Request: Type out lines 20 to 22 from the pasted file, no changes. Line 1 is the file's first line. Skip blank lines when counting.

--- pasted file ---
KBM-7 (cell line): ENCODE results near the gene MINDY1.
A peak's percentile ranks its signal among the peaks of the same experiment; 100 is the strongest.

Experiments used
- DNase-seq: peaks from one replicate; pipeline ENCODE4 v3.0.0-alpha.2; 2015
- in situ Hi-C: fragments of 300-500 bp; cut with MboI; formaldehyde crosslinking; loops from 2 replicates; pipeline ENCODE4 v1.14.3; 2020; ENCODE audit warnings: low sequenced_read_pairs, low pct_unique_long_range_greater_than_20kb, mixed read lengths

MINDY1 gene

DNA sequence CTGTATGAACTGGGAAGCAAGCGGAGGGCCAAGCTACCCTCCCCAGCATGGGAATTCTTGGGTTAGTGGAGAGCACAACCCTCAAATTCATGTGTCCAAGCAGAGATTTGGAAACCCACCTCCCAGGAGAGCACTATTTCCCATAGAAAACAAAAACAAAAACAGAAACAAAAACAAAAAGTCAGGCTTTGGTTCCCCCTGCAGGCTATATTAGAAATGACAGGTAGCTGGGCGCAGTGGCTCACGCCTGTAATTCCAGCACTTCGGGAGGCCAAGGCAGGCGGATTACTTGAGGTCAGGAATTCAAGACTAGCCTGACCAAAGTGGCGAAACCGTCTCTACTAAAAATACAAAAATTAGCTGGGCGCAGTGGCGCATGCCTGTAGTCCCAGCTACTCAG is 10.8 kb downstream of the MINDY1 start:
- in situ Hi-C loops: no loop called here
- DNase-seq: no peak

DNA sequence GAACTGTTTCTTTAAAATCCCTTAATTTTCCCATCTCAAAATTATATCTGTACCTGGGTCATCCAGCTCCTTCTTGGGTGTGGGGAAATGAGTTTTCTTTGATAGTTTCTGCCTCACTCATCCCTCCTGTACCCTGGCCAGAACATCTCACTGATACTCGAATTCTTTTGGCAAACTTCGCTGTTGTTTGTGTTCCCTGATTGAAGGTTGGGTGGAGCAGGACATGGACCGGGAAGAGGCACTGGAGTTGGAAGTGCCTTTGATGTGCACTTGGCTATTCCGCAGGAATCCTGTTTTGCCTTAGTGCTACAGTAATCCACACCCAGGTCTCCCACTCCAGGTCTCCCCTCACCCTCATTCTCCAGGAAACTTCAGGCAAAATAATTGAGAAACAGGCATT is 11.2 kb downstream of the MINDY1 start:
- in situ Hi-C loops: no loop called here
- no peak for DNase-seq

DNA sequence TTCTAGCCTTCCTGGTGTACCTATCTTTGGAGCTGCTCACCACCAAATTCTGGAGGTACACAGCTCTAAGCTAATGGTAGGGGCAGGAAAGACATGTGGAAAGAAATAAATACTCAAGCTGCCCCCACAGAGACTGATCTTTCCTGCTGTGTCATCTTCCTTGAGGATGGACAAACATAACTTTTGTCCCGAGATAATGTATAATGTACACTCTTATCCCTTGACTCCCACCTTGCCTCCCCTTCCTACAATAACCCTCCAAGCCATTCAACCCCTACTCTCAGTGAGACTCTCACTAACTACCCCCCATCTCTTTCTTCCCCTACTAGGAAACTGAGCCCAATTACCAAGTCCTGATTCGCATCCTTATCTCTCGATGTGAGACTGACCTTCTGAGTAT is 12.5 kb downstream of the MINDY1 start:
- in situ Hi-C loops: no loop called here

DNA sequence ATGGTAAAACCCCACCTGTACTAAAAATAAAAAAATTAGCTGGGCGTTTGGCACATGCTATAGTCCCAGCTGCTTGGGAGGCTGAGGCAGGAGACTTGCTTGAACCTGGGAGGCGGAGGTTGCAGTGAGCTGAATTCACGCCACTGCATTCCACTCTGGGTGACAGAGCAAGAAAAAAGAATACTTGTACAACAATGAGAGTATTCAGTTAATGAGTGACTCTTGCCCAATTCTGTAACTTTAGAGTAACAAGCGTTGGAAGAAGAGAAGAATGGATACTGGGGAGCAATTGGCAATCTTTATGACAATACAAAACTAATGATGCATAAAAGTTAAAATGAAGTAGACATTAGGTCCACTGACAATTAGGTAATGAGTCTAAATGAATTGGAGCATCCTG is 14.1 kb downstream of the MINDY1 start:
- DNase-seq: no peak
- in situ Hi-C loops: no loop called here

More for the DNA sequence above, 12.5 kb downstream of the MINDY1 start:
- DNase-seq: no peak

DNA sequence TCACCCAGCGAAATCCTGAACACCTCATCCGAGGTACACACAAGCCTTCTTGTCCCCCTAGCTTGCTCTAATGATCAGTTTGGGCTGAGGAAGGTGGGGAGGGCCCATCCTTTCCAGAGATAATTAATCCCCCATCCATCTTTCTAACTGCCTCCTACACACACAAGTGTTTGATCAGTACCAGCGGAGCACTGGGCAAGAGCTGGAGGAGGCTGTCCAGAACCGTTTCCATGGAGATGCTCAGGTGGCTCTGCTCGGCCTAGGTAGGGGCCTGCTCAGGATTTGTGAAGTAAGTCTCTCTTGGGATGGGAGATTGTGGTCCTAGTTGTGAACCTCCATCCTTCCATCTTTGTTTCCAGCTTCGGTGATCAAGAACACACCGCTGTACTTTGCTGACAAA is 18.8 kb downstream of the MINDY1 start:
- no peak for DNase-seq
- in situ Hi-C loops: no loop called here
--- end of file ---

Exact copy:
DNA sequence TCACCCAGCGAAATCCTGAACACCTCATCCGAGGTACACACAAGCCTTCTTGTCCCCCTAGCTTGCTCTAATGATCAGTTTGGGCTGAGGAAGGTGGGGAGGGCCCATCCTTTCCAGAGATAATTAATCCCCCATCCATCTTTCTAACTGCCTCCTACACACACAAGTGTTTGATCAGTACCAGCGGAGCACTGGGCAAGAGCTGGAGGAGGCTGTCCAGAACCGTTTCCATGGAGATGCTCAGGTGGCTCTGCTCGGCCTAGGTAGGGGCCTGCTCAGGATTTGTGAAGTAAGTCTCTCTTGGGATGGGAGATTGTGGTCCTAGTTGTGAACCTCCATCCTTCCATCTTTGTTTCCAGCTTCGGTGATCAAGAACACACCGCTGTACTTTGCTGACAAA is 18.8 kb downstream of the MINDY1 start:
- no peak for DNase-seq
- in situ Hi-C loops: no loop called here